During a town hall on Tuesday, Sen. Bernie Sanders (I., Vt.) told the audience his healthcare plan, which would create a single payer, government-run system, would require tax increases for Americans.
Sanders was asked about how he would pay for his Medicare for All plan, which the Mercatus Center found would cost the federal government $32.6 trillion during the first ten years of its implementation.
"What we have chosen not to do, because it would just engender enormous debate, is to tell you how I'm going to raise every nickel in a $3.5 trillion budget," Sanders said, deferring on how he would raise the required amount of federal revenue to fund the expansive healthcare plan.
The self-described democratic-socialist senator from Vermont did give some details to the audience on what taxes he intends to raise to fund his Medicare for All proposal while claiming the proposal will actually cost less for American taxpayers because it will lower healthcare costs.
One area Sanders suggested he would look to raise taxes on is an increase in payroll taxes paid by employers. Most employers are already required to pay taxes on an employee's earnings including those for social security and Medicare.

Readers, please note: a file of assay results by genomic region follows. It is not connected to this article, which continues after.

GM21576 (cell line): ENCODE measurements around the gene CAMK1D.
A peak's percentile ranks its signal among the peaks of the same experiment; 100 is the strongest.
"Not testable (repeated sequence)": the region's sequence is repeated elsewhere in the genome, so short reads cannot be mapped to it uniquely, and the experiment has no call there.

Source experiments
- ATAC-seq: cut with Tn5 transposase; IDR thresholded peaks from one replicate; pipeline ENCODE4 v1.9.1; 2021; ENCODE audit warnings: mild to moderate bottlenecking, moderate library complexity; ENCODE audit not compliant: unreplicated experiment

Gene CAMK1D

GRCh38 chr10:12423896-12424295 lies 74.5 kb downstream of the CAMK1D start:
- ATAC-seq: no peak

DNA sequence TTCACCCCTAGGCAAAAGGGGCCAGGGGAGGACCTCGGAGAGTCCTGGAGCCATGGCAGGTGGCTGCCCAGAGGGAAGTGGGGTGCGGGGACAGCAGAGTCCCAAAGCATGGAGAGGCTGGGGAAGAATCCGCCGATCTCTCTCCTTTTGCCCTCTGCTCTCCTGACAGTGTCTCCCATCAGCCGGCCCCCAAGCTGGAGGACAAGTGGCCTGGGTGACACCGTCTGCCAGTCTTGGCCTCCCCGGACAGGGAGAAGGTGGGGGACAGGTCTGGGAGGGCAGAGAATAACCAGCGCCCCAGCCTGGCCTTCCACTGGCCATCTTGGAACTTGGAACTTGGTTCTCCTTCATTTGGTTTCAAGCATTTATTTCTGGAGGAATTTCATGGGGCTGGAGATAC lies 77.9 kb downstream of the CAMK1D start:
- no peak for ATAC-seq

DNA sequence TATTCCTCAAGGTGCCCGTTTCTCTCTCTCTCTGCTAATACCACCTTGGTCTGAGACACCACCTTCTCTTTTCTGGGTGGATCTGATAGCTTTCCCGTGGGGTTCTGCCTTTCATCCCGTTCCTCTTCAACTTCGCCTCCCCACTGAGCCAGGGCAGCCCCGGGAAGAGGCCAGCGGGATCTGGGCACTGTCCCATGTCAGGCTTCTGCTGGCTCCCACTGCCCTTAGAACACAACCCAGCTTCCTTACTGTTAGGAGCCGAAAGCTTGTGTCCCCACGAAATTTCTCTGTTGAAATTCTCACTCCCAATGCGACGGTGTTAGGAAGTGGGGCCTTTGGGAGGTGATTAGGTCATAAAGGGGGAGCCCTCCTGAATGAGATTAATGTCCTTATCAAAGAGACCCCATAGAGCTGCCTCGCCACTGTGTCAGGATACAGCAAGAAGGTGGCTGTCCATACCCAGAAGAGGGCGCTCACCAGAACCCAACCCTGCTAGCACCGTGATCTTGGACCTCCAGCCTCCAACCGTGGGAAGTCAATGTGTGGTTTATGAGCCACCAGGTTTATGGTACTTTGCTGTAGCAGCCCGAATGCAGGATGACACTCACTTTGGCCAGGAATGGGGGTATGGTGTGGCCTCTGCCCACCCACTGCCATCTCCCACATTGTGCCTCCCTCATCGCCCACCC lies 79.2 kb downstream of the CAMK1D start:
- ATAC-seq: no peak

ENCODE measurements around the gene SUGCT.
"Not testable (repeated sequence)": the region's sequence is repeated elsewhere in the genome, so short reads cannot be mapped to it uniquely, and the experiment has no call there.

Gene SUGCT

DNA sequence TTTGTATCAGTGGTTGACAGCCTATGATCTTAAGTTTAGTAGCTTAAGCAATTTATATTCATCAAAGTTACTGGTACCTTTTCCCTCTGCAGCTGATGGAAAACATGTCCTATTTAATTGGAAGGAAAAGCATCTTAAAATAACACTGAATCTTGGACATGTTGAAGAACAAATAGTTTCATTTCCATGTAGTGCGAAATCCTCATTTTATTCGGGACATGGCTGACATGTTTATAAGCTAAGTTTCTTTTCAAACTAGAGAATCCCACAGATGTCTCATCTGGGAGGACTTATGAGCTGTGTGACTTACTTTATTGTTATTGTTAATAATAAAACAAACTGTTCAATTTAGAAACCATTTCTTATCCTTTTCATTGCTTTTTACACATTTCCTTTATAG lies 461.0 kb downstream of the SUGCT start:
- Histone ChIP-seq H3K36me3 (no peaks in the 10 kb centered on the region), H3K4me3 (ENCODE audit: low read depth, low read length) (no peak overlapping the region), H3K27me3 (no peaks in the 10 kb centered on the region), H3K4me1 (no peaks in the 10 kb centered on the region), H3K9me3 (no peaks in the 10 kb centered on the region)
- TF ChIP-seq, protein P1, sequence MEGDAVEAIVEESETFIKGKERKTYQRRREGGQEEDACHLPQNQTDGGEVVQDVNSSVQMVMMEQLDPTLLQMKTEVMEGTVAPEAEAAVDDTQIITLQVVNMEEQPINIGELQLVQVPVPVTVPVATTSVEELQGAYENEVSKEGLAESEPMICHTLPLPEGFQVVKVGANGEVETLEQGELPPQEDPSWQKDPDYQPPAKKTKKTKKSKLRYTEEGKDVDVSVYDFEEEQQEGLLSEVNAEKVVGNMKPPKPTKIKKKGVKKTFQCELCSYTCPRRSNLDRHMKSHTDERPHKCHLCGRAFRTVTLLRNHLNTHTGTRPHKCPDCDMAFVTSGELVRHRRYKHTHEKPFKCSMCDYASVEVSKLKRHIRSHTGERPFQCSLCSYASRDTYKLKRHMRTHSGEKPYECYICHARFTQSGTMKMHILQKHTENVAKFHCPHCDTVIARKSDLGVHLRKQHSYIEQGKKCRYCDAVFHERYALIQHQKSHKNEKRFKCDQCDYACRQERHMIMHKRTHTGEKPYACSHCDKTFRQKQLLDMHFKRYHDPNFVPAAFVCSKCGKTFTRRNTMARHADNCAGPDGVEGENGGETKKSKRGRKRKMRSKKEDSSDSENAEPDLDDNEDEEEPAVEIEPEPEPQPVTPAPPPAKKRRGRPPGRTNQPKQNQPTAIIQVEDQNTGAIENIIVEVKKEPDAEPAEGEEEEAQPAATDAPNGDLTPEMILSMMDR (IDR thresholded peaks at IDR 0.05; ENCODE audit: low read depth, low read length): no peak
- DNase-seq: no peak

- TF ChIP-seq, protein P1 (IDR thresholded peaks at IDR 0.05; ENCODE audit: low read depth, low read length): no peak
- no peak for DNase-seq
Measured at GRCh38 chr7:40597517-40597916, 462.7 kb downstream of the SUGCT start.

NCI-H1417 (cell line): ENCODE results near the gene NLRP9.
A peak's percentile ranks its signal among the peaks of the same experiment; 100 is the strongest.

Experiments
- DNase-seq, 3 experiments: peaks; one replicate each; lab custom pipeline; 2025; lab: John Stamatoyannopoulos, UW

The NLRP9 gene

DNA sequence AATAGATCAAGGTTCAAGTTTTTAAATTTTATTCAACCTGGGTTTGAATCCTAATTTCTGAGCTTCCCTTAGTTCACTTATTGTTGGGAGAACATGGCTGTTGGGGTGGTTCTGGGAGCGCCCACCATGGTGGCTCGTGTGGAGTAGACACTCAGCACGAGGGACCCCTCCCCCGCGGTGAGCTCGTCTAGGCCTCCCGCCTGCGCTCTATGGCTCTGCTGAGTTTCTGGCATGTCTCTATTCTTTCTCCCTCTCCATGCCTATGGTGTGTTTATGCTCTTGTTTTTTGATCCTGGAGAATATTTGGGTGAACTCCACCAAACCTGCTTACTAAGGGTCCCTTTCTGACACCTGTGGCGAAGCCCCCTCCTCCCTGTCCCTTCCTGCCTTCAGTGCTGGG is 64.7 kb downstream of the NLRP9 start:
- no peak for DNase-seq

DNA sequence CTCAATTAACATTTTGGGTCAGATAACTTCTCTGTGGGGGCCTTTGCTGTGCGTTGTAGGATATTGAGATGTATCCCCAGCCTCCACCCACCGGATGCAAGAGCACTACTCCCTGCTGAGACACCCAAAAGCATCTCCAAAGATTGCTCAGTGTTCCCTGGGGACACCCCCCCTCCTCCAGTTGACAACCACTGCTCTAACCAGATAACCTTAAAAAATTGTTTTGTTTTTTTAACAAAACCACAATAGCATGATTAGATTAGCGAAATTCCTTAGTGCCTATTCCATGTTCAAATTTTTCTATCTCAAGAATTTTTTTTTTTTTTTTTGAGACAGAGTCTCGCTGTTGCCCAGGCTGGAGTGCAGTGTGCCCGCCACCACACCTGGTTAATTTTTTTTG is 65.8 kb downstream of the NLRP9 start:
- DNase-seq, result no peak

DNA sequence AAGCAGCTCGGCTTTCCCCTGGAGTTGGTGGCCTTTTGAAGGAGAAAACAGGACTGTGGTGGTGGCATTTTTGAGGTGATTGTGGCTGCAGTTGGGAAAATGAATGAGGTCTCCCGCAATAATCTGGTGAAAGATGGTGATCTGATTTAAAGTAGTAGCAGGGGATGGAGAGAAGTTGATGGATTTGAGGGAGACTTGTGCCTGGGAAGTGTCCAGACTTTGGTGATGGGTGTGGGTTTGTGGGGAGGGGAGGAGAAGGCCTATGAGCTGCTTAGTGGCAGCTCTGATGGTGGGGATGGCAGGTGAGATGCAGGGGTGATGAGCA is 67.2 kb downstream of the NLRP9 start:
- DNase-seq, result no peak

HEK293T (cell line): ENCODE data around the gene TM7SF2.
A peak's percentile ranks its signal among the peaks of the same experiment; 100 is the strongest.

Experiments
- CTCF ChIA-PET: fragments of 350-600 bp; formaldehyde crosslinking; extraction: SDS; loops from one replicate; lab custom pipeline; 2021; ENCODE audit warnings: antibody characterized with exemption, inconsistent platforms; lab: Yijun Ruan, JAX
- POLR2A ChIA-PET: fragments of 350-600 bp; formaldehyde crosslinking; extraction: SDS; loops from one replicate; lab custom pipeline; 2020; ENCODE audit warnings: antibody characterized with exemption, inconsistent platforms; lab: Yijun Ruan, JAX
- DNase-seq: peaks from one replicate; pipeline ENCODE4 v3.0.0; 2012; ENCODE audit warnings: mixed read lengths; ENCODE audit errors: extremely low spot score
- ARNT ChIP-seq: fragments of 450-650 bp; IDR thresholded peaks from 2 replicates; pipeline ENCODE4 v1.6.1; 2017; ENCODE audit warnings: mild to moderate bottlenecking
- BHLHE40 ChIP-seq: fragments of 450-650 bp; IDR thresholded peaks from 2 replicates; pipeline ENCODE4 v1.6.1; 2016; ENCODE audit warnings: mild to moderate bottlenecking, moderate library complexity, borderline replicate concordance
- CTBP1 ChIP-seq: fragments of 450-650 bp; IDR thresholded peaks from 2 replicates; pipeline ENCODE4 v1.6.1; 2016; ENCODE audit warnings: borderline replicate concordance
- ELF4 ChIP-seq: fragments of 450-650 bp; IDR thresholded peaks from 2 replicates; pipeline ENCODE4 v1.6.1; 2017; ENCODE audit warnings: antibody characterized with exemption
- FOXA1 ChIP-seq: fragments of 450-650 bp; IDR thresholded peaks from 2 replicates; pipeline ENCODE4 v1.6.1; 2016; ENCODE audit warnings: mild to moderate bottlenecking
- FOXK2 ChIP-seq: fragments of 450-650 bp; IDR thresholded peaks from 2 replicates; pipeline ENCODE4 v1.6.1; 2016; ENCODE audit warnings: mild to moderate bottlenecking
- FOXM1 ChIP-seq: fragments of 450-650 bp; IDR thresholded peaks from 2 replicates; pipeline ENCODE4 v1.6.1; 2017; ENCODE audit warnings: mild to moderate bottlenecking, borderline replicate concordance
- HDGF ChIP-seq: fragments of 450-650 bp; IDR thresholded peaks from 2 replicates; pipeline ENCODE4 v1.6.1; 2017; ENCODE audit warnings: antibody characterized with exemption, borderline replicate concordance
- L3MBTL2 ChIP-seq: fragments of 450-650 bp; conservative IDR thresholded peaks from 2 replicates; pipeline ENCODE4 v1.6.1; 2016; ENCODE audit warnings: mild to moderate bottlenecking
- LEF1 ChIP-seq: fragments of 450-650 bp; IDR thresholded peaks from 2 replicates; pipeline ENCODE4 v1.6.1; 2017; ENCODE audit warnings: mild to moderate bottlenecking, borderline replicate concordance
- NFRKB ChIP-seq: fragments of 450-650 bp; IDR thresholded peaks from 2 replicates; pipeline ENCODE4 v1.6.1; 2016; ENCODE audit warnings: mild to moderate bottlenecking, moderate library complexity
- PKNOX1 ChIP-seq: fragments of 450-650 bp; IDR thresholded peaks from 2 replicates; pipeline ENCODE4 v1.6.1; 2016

He additionally added he would fund his government-run healthcare program by "an increase in income taxes in a progressive way for ordinary people." In his explanation, Sanders, who has been an outspoken advocate for single-payer healthcare systems for decades, said there would be a significant deductible for individuals who are on the lower end of the income scale "who will pay nothing for it."
Numerous Democrat presidential candidates have embraced Sanders's Medicare for All policy proposal including Sens. Cory Booker (D., N.J.), Kirsten Gillibrand (D., N.Y.), Kamala Harris (D., Calif.), and Elizabeth Warren (D., Mass.), who all cosponsored the bill when he reintroduced it in Congress in April.
Sanders recognized the difficulties of reforming America's healthcare system during his appearance describing it as "a complicated issue."
His home state notably struggled with instituting a single-payer, state-run healthcare system in 2014 under a Democrat governor and Democrat-controlled state legislature. In that case, the governor proposed creating an 11.5 percent payroll tax paid by employers, similar to what Sanders suggested on Tuesday, to pay for the plan. The legislature and governor's office ultimately ended up failing to find a way to sufficiently fund the proposal with the governor claiming the added payroll tax would pose "a risk of economic shock" to the state's economy.